Research Papers: Combustion and Reactive Flows

Estimation of Thermal Barrier Coating Surface Temperature and Heat Flux Profiles in a Low Temperature Combustion Engine Using a Modified Sequential Function Specification Approach

[+] Author and Article Information
Ryan N. O'Donnell

International Center for Automotive Research,
Department of Automotive Engineering,
Clemson University,
4 Research Drive,
Greenville, SC 29607
e-mail: rodonne@g.clemson.edu

Thomas R. Powell

International Center for Automotive Research,
Department of Automotive Engineering,
Clemson University,
4 Research Drive,
Greenville, SC 29607
e-mail: trpowel@g.clemson.edu

Zoran S. Filipi

International Center for Automotive Research,
Department of Automotive Engineering,
Clemson University,
4 Research Drive,
Greenville, SC 29607
e-mail: zfilipi@clemson.edu

Mark A. Hoffman

International Center for Automotive Research,
Department of Automotive Engineering,
Clemson University,
4 Research Drive,
Greenville, SC 29607
e-mail: mhoffm4@clemson.edu

Contributed by the Heat Transfer Division of ASME for publication in the JOURNAL OF HEAT TRANSFER. Manuscript received February 22, 2016; final manuscript received October 26, 2016; published online January 10, 2017. Assoc. Editor: Zhuomin Zhang.

J. Heat Transfer 139(4), 041201 (Jan 10, 2017) (9 pages) Paper No: HT-16-1101; doi: 10.1115/1.4035101 History: Received February 22, 2016; Revised October 26, 2016

A modified form of the sequential function specification method (SFSM) is developed with specific consideration given to multiple time scales in an effort to avoid overregularization of the solution estimates. The authors extend their approach to solve the inverse heat conduction problem (IHCP) associated with the application of thermal barrier coatings (TBC) to in-cylinder surfaces of an internal combustion engine. Subsurface temperature measurements are used to calculate surface heat flux profiles. The modified inverse solver is validated ex situ using a custom fabricated radiation chamber. The solution methodology is extended in situ to evaluate temperature data collected from a single-cylinder research engine operating in homogeneous charge compression ignition (HCCI) mode. Crank angle resolved, thermal barrier coating surface temperature and heat flux profiles are produced—enabling correlation of thermal conditions at the gas-wall boundary with engine performance, emission, and efficiency metrics.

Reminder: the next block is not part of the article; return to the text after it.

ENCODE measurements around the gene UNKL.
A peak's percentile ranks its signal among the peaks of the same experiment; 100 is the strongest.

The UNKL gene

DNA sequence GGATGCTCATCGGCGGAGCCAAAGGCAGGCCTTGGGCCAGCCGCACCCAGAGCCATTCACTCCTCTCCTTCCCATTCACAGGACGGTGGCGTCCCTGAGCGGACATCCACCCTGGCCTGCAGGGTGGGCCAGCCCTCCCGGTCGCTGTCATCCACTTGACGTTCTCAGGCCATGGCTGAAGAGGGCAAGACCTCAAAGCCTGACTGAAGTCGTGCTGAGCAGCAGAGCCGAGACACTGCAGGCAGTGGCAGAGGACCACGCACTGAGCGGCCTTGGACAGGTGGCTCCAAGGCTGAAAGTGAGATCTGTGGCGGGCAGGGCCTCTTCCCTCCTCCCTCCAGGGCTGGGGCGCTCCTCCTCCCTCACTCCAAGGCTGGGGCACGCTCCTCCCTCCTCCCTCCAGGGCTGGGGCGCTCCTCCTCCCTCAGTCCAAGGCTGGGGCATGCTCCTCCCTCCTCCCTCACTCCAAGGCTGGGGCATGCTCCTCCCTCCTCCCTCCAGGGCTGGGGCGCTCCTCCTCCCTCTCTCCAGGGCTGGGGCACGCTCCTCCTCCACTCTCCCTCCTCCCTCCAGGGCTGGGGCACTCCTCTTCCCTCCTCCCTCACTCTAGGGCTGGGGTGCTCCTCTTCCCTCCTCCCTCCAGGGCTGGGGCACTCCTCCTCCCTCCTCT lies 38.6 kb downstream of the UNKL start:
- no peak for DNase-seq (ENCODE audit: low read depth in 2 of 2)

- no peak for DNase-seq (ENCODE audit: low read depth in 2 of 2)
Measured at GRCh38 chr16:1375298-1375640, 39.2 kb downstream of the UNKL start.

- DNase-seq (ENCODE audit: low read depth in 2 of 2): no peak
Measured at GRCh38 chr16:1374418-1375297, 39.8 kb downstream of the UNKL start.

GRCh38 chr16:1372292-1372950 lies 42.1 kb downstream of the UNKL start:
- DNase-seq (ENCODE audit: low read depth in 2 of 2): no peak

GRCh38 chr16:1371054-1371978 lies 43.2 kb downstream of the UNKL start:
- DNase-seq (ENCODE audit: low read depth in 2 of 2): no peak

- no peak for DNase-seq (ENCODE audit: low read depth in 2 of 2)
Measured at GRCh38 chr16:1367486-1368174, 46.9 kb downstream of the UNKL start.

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Grahic Jump Location
Fig. 1

A simplified one-dimensional thermophysical system with known back-side boundary condition and interior temperature measurement locations. Subdivision further highlights the “inverse” and “direct” regions.

Grahic Jump Location
Fig. 2

One-dimensional representation of experimental system. A fast response heat flux probe measures temperature at two independent locations—one subsurface (T1) and one at the backside boundary (T2). The TBC layer applied to the surface of the probe creates a composite system. Inverse techniques will enable estimation of the (unknown) surface heat flux via subsurface temperature information.

Grahic Jump Location
Fig. 3

Piecewise estimate of a continuous function. Note: The estimate assumes constant values of q between times steps. Also, the time step (tn1 − tn) has been deliberately exaggerated. In general, a much finer time step is achieved, resulting in more accurate approximations of the continuous function q(t).

Grahic Jump Location
Fig. 4

Detailed overview of fast-response heat flux probe

Grahic Jump Location
Fig. 5

Operational schematic of the radiation chamber. A radiative heating element generates a constant heat flux on the order of 0.5 Mw/m2. A rotational chopping wheel periodically interrupts the heat source—generating a square heat flux pulse train. The apparatus supports multiple sensors, enabling direct comparison of various temperature profiles and temperature processing methodologies.

Grahic Jump Location
Fig. 6

Phase-averaged and filtered sub-TBC temperature trace from the radiation chamber. The 95% confidence region is only slightly larger than line thickness.

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Fig. 7

Ex situ temperature response for uncoated and TBC probes. The “delay” associated with the peak temperature value of the TBC trace is directly attributable to the diffusive time delay tα.

Grahic Jump Location
Fig. 8

Successful minimization of the objective function S (as defined by Eq. (6)) yields similar measured and modeled temperature profiles at the sensor location: (a) “direct” and “inverse” solutions to the surface heat flux, (b) the SFSM estimate is bounded by its uncertainty and the associated surface temperature profiles are also provided (c). Notice the dramatic increase in temperature swing magnitude for the TBC surface—this is a direct consequence of the order of magnitude decrease in thermal conductivity of the coated probe versus its metal counterpart.

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Fig. 9

Engine orientation and subsequent location of in situ temperature probes. Data from the pulley side probe is used in this paper.

Grahic Jump Location
Fig. 10

Phase-averaged and filtered sub-TBC temperature trace from the experimental engine during fired operation at 1200 RPM. The 95% confidence region is slightly larger than that found in the radiation chamber—the likely result of increased noise contamination and cyclic variability.

Grahic Jump Location
Fig. 11

“Direct’ and “inverse” estimates of the surface heat flux for 1200 RPM (11.7 mg/cycle of fuel) and 1600 RPM (10.5 mg/cycle of fuel). The associated surface temperature profiles are also provided. The magnitude of the temperature swing at the TBC surface is significantly increased relative to the metal (i.e., uncoated) probe's profile.




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